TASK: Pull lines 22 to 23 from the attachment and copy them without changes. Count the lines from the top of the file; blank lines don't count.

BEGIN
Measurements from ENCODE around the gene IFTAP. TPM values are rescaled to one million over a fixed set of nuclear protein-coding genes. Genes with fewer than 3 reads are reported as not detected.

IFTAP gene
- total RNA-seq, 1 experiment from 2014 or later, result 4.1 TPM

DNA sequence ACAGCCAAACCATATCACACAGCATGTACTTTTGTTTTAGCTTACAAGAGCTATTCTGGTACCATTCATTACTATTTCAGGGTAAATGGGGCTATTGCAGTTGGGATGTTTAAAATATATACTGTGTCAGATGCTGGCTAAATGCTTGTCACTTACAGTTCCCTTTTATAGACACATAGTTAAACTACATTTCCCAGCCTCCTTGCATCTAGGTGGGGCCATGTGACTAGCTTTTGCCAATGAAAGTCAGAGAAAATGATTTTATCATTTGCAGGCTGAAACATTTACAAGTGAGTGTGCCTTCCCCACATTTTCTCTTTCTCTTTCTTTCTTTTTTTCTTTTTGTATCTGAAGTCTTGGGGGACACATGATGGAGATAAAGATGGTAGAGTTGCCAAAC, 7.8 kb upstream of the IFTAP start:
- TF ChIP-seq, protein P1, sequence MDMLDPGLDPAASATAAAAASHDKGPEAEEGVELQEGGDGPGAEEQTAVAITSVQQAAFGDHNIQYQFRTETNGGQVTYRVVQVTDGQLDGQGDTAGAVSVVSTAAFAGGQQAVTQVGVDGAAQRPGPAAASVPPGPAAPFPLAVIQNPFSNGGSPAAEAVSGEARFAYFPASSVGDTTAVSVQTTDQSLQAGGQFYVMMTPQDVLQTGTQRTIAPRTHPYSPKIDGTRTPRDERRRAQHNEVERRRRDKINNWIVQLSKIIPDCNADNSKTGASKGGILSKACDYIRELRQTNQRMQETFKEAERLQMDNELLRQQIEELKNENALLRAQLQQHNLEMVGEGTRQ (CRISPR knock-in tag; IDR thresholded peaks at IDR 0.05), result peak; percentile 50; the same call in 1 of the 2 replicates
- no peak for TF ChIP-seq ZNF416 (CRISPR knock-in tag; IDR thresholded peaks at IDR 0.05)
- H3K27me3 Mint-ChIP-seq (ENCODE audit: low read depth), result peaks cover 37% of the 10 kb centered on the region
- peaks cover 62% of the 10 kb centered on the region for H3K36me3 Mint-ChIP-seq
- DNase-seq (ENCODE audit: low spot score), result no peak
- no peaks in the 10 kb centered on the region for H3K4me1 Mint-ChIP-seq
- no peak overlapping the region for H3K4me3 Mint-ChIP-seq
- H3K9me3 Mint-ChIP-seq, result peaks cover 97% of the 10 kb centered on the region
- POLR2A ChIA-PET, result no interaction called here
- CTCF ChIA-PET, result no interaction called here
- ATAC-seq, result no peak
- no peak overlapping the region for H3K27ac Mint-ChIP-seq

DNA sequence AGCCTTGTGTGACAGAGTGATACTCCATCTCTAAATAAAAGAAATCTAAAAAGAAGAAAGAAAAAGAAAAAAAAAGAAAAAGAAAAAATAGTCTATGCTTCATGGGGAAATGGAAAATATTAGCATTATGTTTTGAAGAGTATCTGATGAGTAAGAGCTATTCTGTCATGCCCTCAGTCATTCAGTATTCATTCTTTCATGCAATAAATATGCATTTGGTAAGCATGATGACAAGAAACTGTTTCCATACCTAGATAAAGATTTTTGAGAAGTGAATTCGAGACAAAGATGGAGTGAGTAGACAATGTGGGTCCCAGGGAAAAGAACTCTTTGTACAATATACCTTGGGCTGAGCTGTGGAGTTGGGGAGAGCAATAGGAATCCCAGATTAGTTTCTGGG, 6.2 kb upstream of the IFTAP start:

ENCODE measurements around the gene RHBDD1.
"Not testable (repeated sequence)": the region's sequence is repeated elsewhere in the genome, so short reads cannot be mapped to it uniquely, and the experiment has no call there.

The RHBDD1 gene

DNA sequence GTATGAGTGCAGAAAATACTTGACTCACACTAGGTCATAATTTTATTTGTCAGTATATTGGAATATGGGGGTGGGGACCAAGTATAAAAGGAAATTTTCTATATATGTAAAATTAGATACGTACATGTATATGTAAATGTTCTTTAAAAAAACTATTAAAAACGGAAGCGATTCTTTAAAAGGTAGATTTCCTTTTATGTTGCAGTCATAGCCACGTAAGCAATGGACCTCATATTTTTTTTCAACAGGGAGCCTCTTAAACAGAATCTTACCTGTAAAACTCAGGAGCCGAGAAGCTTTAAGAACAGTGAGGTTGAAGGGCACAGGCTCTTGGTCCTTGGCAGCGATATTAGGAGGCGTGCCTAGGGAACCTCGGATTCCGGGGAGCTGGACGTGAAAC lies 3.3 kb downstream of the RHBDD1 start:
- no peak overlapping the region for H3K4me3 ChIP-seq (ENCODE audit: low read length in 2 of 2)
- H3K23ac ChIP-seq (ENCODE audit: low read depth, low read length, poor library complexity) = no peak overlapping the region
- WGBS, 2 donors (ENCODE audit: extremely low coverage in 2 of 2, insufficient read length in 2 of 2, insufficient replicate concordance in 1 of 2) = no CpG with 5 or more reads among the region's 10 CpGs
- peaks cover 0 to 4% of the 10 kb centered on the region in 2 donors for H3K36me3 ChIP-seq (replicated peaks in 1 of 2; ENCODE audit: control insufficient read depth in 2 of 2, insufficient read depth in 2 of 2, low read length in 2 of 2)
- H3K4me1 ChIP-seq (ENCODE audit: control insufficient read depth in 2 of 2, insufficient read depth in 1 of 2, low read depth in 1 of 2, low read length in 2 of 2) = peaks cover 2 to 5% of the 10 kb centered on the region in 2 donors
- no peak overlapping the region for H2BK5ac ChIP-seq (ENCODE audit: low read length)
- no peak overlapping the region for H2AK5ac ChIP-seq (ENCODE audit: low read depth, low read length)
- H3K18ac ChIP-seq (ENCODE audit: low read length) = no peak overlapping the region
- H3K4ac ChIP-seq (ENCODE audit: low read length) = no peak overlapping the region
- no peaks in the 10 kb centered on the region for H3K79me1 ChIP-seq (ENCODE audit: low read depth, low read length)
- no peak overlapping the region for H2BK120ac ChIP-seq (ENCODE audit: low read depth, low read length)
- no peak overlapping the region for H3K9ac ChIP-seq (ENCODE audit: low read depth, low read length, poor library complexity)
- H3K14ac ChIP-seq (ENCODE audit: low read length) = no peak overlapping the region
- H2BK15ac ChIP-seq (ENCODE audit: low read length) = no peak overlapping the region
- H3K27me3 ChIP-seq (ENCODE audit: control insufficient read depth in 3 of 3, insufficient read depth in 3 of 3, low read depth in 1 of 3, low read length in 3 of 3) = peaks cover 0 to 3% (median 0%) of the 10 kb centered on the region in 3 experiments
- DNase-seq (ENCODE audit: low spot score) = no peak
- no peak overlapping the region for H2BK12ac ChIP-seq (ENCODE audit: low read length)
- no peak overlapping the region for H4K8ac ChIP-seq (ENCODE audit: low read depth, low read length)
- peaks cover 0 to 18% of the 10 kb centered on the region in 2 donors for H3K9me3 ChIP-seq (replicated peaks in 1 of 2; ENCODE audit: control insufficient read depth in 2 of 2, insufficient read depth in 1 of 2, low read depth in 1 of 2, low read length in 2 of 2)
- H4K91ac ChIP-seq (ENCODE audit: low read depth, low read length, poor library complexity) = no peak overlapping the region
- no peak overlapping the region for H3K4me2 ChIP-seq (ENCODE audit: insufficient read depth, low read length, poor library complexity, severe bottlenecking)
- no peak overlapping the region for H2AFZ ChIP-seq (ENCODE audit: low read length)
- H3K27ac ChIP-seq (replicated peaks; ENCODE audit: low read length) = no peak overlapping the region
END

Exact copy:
- no peak overlapping the region for H3K4me3 ChIP-seq (ENCODE audit: low read length in 2 of 2)
- H3K23ac ChIP-seq (ENCODE audit: low read depth, low read length, poor library complexity) = no peak overlapping the region